Identifying opportunities to develop the science of implementation for community-based non-communicable disease prevention: A review of implementation trials

Luke Wolfenden, Kathryn Reilly, Melanie Kingsland, Alice Grady, Christopher M. Williams, Nicole Nathan, Rachel Sutherland, John Wiggers, Jannah Jones, Rebecca Hodder, Meghan Finch, Tameka McFadyen, Adrian Bauman, Chris Rissel, Andrew Milat, Taren Swindle, Sze Lin Yoong

Research output: Contribution to journalReview articlepeer-review

20 Citations (Scopus)


Implementation of interventions in community organisations such as schools, childcare centres, and sporting clubs are recommended to target a range of modifiable risks of non-communicable diseases. Poor implementation, however, is common and has contributed to the failure of non-communicable disease interventions globally. This study aimed to characterise experimental research regarding strategies to improve implementation of chronic disease prevention programs in community settings. The review used data collected in three comprehensive systematic reviews undertaken between August 2015 and July 2017. Randomised controlled trials, including cluster design, and non-randomised trials with a parallel control group were included. The data were extracted to describe trial characteristics, implementation strategies employed, implementation outcomes and study quality. Of the 40 implementation trials included in the study, unhealthy diet was the most common risk factor targeted (n = 20). The most commonly reported implementation strategies were educational meetings (n = 38, 95%), educational materials (n = 36, 90%) and educational outreach visits (n = 29, 73%). Few trials were conducted ‘at-scale’ (n = 8, 20%) or reported adverse effects (n = 5, 13%). The reporting of implementation related outcomes; intervention adoption (n = 13, 33%); appropriateness (n = 11, 28%); acceptability (n = 8, 20%); feasibility (n = 8, 20%); cost (n = 3, 8%); and sustainability (n = 2, 5%); was limited. For the majority of trials, risk of bias was high for blinding of study personnel/participants and outcome assessors. Testing of strategies to improve implementation of non-communicable disease prevention strategies in community settings, delivered ‘at-scale’, utilising implementation frameworks, including a comprehensive range of implementation outcomes should be priority areas for future research in implementation science.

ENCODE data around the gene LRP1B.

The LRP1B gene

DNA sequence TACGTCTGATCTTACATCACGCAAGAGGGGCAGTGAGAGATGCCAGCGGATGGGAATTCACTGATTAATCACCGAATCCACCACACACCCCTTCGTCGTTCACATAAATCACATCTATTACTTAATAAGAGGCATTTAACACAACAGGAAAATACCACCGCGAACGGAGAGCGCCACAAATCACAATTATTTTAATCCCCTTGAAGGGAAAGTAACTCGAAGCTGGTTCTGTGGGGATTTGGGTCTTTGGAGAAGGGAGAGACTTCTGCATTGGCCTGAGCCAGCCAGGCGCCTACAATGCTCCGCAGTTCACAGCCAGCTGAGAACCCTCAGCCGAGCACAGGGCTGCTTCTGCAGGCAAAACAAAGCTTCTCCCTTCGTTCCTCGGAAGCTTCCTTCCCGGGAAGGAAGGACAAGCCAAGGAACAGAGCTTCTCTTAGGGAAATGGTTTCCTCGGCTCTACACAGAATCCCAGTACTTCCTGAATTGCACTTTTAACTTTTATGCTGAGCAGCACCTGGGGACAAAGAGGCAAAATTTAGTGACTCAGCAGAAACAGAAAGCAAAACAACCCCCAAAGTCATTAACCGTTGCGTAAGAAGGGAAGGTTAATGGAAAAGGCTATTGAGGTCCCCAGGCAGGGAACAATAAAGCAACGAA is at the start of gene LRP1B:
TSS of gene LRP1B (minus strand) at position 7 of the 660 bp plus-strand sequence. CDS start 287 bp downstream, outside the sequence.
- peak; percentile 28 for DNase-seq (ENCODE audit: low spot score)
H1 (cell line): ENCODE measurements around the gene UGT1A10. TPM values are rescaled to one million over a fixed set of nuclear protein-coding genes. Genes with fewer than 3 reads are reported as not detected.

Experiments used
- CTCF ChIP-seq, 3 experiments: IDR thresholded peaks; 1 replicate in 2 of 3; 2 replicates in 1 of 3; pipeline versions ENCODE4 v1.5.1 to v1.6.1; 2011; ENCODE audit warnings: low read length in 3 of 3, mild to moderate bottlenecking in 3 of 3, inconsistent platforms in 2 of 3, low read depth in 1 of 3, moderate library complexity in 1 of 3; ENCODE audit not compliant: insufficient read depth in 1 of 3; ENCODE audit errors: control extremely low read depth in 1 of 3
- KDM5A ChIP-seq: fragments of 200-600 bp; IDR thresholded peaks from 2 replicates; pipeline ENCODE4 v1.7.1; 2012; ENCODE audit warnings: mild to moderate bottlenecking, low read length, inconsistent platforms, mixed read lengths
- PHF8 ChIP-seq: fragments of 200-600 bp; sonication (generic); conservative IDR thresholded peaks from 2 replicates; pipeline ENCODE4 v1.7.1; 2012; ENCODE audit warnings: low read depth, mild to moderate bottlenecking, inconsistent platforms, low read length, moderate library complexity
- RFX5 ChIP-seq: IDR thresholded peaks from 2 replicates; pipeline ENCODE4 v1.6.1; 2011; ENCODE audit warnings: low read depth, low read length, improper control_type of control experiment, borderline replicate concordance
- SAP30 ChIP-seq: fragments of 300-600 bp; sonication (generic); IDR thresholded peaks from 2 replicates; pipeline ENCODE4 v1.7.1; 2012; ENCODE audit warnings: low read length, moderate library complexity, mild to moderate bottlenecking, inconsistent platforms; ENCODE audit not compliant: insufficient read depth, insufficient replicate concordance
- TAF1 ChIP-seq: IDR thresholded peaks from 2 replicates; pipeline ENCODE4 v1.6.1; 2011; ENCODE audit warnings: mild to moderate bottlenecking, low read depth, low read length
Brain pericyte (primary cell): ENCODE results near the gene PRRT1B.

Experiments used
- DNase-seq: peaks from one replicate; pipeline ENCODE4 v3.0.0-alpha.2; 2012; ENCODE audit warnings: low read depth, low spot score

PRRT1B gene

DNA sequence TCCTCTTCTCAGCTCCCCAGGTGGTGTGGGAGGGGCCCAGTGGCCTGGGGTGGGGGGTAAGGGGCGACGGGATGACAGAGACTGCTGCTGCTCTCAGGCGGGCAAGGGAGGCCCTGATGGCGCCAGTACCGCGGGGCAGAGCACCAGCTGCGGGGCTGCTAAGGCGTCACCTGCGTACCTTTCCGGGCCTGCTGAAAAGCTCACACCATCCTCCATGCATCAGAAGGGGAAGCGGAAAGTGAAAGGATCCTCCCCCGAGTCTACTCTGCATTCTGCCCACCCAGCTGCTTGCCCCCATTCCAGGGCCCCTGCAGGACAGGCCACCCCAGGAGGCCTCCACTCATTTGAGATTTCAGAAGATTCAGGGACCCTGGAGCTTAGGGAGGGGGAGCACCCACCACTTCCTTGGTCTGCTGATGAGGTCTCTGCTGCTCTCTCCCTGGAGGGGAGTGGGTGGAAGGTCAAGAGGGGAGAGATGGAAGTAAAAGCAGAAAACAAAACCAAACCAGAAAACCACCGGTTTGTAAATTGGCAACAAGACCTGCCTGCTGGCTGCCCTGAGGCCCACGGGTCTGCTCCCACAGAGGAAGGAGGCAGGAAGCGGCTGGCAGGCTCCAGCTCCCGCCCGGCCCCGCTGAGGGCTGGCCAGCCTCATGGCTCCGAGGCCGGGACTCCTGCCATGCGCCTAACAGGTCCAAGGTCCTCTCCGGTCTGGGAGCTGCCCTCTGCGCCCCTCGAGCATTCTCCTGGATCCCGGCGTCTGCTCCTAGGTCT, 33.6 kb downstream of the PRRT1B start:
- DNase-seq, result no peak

Original languageEnglish
Pages (from-to)279-285
Number of pages7
JournalPreventive Medicine
Publication statusPublished - Jan 2019
Externally publishedYes


  • Community settings
  • Implementation
  • Non-communicable diseases
  • Prevention


Dive into the research topics of 'Identifying opportunities to develop the science of implementation for community-based non-communicable disease prevention: A review of implementation trials'. Together they form a unique fingerprint.

Cite this